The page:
3. A coated fabric comprising a substrate formed from nylon fibers and a base coat and a top coat of flame retardants and binders, including an adhesion binder enveloping the substrate to provide a fabric weighing no more than 7 ounces per square yard and having the following functional properties:
(a) breaking strength of at least 88 lbs. as determined by Federal Test Method 5100,
(b) tearing strengh of at least 6 lbs. (Elmendorf) as determined by the testing procedure of ASTM-D-1424,
(c) an after-flame burning of the fabric before washing of less than 2 seconds and a char length of the fabric before washing of no more than 7 inches when tested according to Federal Test Method 5903,
(d) after-flame burning of no more than 2 seconds after the fabric is washed according to Method 5556 and a char length of no more than 7 inches when tested according to Federal Test Method No. 5903, and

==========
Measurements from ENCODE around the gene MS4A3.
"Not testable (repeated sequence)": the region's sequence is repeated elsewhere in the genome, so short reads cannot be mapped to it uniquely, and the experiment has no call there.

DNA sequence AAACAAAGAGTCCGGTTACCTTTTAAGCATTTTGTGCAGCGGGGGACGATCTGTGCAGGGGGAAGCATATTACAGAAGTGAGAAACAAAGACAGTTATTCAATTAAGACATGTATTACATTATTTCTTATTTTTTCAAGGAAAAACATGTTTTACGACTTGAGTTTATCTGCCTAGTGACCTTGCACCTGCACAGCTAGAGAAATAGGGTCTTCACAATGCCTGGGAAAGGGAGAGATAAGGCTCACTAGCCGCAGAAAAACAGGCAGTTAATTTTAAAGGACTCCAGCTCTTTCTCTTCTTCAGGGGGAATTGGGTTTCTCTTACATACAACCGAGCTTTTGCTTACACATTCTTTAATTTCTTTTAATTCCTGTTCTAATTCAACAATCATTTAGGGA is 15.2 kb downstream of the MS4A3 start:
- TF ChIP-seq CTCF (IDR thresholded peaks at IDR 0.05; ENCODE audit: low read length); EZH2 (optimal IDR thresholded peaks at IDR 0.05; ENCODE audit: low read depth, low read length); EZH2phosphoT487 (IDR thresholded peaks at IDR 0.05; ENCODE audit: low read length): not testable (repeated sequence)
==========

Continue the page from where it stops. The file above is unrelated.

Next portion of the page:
(e) after-flame burning of no more than 2 seconds and a flame consumption of no more than 50% of the fabric when tested according to Federal Test Method No. 5905.
4. A coated fabric according to claim 3 wherein said adhesion binder is polyether urethane and the flame retardant binder is a polyvinyl cholride polymer.
5. A coated fabric according to claim 3 wherein the flame retardant chemicals include antimony oxide and decabromodiphenyl oxide.
6. A coated fabric according to claim 3 wherein the synthetic fibers are nylon and the substrate is woven with about 38 yarns per inch in the warp and about 38 yarns per inch in the filling.